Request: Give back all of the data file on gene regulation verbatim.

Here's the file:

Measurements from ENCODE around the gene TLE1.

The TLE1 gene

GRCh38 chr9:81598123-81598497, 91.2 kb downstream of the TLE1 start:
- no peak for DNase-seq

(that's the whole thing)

Measurements from ENCODE around the gene TLE1.

The TLE1 gene

GRCh38 chr9:81598123-81598497, 91.2 kb downstream of the TLE1 start:
- no peak for DNase-seq